After weeks of negotiations, Multnomah County Chair Jeff Cogen has agreed to help pull new Portland Mayor Charlie Hales out of a $21.5 million budget hole. In exchange, Hales has agreed the city will fund a county mental health crisis center police complained they rarely used.
The two officials released a joint statement this afternoon announcing that Multnomah County will fund needle exchange, senior centers and a one-stop domestic violence center. The county, which has comparatively flush finances, will also pick up half the tab for three SUN Schools, while Portland will add back the other half to its budget.
In return, Portland will fund a a 16-bed mental-health crisis center where Portland police can take people in mental distress—but rarely do.
Cogen was irate when Hales released his budget last month and didn't include funding for the county-run Crisis Assessment and Treatment Center, at 55 NE Grand
Ave., opened in June 2011 above the Central City Concern Sobering
Center as a partnership between the city and the county to help people
in mental distress.
"I understand difficult choices, but this is just a poor one," Cogen told WW then.
Today, both men struck a conciliatory tone—less than two hours before a City Hall budget hearing expected to be packed with angry citizens.
"Both of us appreciate the collaborative spirit of our discussions to help the city deal with the budget shortfall it faces this year," Cogen and Hales wrote. "We are optimistic this spirit will be a model for our future discussions. The good news today is that we have reached an agreement that will benefit our entire community."
UPDATE, 8:35 pm: An quick analysis of the numbers provided by Hales' office shows that the deal is not quite an even horse trade: The city will spend an additional $428,653, while the county will spend $623,300.
So Hales is giving Cogen the one big-ticket item the county wants—the mental crisis center—while Cogen is satisfying several lobbies that could have made Hales' life difficult, especially SUN school parents.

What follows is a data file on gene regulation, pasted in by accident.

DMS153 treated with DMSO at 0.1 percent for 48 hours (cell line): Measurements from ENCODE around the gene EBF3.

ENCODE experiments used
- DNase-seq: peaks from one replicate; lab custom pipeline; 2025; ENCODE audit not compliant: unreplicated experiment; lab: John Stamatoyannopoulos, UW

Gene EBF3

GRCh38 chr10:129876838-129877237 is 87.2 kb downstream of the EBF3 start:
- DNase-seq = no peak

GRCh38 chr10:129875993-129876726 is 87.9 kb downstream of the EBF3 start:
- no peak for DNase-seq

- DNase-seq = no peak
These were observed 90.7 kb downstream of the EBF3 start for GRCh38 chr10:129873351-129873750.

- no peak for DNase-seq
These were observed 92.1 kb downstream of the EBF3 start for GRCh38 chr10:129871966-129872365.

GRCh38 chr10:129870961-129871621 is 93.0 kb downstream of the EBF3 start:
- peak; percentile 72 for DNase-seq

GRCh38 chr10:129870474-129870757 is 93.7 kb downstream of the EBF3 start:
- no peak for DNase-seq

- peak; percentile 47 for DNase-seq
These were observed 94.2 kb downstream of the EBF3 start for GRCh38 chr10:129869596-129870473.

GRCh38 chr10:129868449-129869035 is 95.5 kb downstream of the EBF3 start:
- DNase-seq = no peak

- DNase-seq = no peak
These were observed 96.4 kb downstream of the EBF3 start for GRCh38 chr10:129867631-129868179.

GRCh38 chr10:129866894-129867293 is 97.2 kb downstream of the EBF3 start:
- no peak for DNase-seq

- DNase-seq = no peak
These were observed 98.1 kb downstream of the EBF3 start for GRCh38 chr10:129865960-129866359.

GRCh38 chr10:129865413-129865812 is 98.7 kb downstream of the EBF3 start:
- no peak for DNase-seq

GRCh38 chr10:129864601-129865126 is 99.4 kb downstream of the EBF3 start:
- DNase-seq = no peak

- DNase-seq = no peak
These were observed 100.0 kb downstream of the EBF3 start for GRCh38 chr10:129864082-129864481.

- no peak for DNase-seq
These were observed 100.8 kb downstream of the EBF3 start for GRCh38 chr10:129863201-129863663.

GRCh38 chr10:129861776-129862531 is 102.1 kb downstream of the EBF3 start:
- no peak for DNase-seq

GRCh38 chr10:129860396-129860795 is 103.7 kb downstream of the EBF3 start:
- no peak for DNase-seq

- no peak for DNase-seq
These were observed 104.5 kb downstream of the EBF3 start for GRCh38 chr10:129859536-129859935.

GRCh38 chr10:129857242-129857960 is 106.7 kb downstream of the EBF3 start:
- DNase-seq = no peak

In fact, tonight's City Hall budget hearing, expected to be a contentious showdown with SUN school supporters, turned into a lovefest—a small child even sat on Commissioner Nick Fish's lap while her parents testified about North Portland neighborhood programs.
City Hall staffers, who didn't hear about the deal until after it was cut, were elated.
One of them observed that the only two items identified for cuts in the bureau-slashing Hales budget that still have citizen factions fighting for them are "the pool and the ponies"—meaning the Buckman Pool and the Police Bureau's Mounted Patrol Unit.
A rundown of the exchange, provided by the city:
· Funds CATC one-time ($634,107 cost)
· Funds half of the SUN Schools pass-through (adding back 1.5 schools for $136,000 cost)
· Further reduces senior center pass-through ($141,454 savings)
· Gets County agreement for additional BIT collection ($200,000 savings)
· Funds the remaining SUN pass-through ($135,000)
· Funds the domestic violence cuts ($64,300 plus $77,000 for victim’s advocate position that was previously one-time funded, total of $141,300)
· Funds needle exchange ($65,000)
· Funds some of the senior center pass-through that was cut, but not all (about $282k)